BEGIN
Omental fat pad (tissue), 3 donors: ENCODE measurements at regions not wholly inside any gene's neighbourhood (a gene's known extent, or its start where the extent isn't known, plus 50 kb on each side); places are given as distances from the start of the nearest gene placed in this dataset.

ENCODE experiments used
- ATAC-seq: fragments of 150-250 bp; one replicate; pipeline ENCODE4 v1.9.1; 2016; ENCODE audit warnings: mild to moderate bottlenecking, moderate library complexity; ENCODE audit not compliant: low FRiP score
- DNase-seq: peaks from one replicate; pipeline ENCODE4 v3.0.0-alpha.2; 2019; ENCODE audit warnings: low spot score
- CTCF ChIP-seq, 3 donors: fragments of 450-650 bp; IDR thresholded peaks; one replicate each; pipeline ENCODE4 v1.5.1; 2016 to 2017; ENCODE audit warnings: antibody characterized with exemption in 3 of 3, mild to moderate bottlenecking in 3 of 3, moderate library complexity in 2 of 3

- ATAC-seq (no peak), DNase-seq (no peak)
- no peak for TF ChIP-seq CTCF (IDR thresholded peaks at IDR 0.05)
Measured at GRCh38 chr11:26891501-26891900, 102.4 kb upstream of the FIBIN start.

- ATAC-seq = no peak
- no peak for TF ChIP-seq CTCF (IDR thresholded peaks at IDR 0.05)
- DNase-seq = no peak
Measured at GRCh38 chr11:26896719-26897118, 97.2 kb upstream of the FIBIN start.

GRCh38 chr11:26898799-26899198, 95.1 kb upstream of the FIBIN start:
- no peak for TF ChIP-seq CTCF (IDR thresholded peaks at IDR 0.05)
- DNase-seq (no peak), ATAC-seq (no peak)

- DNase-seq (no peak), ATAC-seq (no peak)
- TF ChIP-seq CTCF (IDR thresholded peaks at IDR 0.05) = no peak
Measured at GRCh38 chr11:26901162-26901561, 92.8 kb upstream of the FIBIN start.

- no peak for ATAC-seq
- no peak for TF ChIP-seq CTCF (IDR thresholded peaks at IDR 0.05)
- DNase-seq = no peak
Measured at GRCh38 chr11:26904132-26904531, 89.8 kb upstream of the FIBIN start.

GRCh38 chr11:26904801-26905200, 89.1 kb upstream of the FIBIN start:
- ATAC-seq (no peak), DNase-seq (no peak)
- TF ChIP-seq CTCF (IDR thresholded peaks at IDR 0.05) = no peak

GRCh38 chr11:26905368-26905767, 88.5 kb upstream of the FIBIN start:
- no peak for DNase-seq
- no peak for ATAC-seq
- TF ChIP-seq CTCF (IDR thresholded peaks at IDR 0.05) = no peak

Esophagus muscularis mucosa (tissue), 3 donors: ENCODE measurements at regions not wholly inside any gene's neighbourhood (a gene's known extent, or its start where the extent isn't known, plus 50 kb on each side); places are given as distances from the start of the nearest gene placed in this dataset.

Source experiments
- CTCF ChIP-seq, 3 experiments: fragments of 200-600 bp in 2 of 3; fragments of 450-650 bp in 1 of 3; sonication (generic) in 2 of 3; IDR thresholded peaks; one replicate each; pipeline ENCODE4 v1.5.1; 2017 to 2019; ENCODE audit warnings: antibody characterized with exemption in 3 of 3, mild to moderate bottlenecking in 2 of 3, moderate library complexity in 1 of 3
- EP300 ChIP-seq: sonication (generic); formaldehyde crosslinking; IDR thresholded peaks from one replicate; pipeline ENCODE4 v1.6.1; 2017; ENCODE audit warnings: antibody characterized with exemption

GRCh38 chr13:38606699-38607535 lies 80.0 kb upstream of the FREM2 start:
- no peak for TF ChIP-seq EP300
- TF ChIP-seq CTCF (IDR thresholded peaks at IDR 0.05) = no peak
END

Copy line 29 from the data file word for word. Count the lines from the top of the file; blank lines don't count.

- TF ChIP-seq CTCF (IDR thresholded peaks at IDR 0.05) = no peak